The Cyclopedia of New Zealand [Canterbury Provincial District]
The Hon. John Edward Jenkinson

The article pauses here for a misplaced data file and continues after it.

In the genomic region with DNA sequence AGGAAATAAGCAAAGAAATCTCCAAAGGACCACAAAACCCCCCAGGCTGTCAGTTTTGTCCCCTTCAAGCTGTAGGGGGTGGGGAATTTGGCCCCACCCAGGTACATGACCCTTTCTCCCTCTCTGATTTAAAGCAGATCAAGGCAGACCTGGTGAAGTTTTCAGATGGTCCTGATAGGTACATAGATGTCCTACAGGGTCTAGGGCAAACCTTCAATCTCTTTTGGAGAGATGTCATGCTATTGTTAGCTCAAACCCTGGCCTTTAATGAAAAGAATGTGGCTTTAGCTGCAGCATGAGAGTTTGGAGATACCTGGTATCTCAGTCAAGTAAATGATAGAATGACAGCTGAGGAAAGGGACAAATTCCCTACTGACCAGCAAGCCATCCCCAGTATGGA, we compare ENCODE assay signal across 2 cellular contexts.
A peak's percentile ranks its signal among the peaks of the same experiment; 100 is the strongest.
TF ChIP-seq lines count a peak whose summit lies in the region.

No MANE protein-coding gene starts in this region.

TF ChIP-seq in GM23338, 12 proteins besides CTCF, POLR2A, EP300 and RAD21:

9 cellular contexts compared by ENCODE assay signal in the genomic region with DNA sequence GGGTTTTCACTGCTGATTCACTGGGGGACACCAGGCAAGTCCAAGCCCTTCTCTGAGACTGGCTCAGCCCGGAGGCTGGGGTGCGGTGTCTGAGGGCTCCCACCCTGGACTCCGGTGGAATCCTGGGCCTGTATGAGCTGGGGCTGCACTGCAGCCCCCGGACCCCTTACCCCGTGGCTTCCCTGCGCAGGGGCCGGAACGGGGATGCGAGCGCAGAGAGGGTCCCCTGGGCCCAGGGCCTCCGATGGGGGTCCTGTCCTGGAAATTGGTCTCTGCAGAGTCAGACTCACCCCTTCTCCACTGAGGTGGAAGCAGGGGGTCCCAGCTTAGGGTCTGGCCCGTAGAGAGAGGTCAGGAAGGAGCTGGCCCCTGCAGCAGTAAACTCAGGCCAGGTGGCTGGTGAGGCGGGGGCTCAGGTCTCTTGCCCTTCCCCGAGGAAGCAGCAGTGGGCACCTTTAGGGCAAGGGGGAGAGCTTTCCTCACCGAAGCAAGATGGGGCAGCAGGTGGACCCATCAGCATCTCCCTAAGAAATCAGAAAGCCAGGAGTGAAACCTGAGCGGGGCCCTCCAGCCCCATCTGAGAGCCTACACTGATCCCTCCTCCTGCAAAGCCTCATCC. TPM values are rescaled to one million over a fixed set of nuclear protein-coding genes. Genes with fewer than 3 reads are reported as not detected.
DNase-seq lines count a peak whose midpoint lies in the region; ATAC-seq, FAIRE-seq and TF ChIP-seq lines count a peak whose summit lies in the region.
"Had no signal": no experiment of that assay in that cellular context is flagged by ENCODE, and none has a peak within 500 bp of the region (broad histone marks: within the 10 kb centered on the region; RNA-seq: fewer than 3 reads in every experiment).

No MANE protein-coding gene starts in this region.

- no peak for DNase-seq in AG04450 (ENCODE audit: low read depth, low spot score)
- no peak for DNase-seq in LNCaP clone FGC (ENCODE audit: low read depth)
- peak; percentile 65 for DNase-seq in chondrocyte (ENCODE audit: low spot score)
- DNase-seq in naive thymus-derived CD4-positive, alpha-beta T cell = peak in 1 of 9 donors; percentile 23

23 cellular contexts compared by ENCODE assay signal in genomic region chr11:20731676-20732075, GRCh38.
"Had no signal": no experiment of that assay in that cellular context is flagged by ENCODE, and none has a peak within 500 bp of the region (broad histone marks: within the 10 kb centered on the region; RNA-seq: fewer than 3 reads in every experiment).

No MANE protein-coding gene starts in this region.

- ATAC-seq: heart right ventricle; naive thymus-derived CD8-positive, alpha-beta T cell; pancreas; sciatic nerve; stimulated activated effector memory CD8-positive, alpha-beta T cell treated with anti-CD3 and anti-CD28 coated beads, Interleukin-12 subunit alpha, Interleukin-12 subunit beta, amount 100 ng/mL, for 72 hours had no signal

The Hon. John Edward Jenkinson, Member of the Legislative Council, is a son of the late Mr. John Hartley Jenkinson, who arrived in Dunedin in the early forties, and was the first jettykeeper at the harbour of that city. Subsequently he removed to Balclutha, where, at various times, he was chairman of the road board, school committee, and county council. Mr. J. E. Jenkinson was born in Dunedin in 1858, educated at various schools in Otago, and completed his studies under the late Mr. J. B. Park, of the South School, Dunedin. On leaving school in 1875, he entered the service of Messrs Sparrow and Co., at the Dunedin Foundry, and served an apprenticeship of five years to boilermaking and iron shipbuilding. Mr. Jenkinson occupied rooms in the Octagon at the disastrous fire at which thirteen lives were lost, in 1879, and after barely escaping with his life he returned to the burning building, fought his way through fire and smoke, and was successful in rescuing several people. Three months after joining the Dunedin Boilermakers' Union he was elected president of that body, and visited Australia to represent New Zealand at a conference with New South Wales, Victorian, and South Australian representatives, concerning the formation of an Australasian Federation of Boiler, makers' Unions. After returning to New Zealand in 1884, Mr. Jenkinson turned his attention to farming, and later on to gold digging. Subsequently he went to Wellington, where he engaged in his trade, and assisted to form the first Wellington Boilermakers' Union. On returning to his old employers in Dunedin he was re-elected president of the Dunedin Boilermakers' Union, and assisted in forming the Trades Council. In 1886 he accepted employment in the Addington Railway Workshops, but left in the following year as a protest against the system of piecework, which was shortly afterwards abolished. Mr. Jenkinson returned to the Addington Workshops in 1888, and took an active part in the formation of the Christchurch Boilermakers' Union, of which he was secretary for several years, and afterwards president and also treasurer. He advocated and inaugurated scientific lectures under the auspices of the Union, and was successful in having the study of poilermaking promoted in the Canterbury School of Engineering. Mr. Jenkinson assisted in forming the Amalgamated Society of Railway Servants, and was a delegate from the Canterbury branch, at the first conference. He was one of the founders of the Canterbury Trades Council, and was successively its vice-president, president, and treasurer. Mr. Jenkinson. helped to form the first Labour Day Demonstration Committee, of which he was treasurer for many years, and is now a trustee. He was the first president of the Kingsley Club, which was formed for social unity, and he is president and honorary life member of the Tailoresses' Union, Mr. Jenkinson was called to the Legislative Council in June, 1893, and was re-appointed for a second term in 1900. He is a Justice of the Peace and also an Official Visitor to the Sunnyside Asylum. Mr. Jenkinson resides in Wellington, where he owns the New Zealand Cycle Works. He was married in 1890 to Annie, daughter of Mr. James Eaton, of Christchurch.